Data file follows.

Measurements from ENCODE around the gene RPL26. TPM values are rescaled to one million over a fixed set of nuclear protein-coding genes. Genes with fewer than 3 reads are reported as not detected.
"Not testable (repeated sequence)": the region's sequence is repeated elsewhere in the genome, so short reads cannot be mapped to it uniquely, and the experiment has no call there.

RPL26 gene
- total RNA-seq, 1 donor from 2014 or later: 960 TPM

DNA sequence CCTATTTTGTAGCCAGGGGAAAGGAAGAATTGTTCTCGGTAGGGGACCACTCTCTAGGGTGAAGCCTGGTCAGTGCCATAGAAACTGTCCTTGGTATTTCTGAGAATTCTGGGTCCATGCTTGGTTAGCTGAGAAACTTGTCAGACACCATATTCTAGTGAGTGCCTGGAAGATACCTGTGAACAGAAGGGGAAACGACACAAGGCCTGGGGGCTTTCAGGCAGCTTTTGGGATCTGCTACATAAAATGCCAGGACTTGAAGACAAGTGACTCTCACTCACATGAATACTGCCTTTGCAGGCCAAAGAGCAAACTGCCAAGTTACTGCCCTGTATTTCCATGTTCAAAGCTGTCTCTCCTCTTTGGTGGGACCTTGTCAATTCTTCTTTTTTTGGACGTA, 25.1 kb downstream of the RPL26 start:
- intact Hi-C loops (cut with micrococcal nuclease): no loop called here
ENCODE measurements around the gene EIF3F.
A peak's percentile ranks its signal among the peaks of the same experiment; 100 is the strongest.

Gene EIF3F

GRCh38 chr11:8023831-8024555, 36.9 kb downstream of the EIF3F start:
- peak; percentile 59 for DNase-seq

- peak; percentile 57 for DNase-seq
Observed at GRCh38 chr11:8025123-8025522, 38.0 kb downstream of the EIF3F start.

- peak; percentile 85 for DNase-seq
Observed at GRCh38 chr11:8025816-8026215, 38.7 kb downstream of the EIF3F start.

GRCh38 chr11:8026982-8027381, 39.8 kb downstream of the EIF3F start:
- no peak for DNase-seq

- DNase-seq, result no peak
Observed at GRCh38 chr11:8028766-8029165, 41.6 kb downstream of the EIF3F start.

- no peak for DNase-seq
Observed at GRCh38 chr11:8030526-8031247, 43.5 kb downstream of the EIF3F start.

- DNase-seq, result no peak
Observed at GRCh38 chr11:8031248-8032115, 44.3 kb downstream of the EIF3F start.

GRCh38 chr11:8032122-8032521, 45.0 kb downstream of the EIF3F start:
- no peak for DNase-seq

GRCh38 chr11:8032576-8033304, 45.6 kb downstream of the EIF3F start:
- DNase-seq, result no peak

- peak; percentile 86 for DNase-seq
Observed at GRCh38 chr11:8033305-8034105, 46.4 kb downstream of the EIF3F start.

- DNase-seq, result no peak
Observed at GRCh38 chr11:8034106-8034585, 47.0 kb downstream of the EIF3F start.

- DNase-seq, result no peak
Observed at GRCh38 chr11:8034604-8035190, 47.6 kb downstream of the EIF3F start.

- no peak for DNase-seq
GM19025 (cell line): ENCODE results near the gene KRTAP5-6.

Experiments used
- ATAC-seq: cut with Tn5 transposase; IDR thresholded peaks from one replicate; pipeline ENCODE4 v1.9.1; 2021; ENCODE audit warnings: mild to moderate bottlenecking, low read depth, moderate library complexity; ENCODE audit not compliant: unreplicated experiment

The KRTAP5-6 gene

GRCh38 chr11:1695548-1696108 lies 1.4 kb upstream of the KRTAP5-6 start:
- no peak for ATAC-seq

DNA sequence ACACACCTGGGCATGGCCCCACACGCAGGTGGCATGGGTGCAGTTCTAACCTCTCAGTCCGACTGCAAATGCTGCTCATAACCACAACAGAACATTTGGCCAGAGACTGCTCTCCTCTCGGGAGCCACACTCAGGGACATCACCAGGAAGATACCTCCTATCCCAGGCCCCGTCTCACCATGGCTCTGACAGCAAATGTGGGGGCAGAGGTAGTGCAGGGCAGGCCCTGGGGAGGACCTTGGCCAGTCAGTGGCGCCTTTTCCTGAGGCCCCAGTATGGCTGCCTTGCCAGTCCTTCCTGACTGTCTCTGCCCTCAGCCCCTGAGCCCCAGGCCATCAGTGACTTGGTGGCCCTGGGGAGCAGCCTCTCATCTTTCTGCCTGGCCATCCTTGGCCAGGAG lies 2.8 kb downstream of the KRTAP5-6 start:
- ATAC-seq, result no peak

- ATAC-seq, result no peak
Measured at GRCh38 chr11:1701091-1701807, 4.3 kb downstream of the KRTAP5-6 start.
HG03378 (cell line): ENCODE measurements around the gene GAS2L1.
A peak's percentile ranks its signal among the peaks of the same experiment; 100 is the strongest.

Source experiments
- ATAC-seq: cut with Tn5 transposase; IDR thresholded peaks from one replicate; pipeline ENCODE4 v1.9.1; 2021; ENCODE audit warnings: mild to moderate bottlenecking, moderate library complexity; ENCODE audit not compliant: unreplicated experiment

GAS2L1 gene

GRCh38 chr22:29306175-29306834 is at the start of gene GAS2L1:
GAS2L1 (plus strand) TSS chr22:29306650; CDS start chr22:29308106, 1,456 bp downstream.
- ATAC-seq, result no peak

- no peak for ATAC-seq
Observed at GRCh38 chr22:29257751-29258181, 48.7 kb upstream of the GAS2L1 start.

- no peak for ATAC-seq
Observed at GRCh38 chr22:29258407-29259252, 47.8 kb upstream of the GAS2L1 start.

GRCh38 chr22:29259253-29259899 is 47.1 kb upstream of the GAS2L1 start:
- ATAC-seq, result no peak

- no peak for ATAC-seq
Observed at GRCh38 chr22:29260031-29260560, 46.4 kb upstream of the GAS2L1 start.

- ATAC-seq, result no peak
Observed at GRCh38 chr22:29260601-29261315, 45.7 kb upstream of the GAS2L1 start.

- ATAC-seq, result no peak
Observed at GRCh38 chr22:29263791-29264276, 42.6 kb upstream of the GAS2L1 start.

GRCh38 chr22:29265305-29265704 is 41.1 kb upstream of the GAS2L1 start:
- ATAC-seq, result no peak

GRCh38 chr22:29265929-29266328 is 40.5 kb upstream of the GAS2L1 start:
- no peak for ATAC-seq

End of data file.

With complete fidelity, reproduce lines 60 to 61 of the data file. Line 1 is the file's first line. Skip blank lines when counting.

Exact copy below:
Observed at GRCh38 chr22:29260031-29260560, 46.4 kb upstream of the GAS2L1 start.

- ATAC-seq, result no peak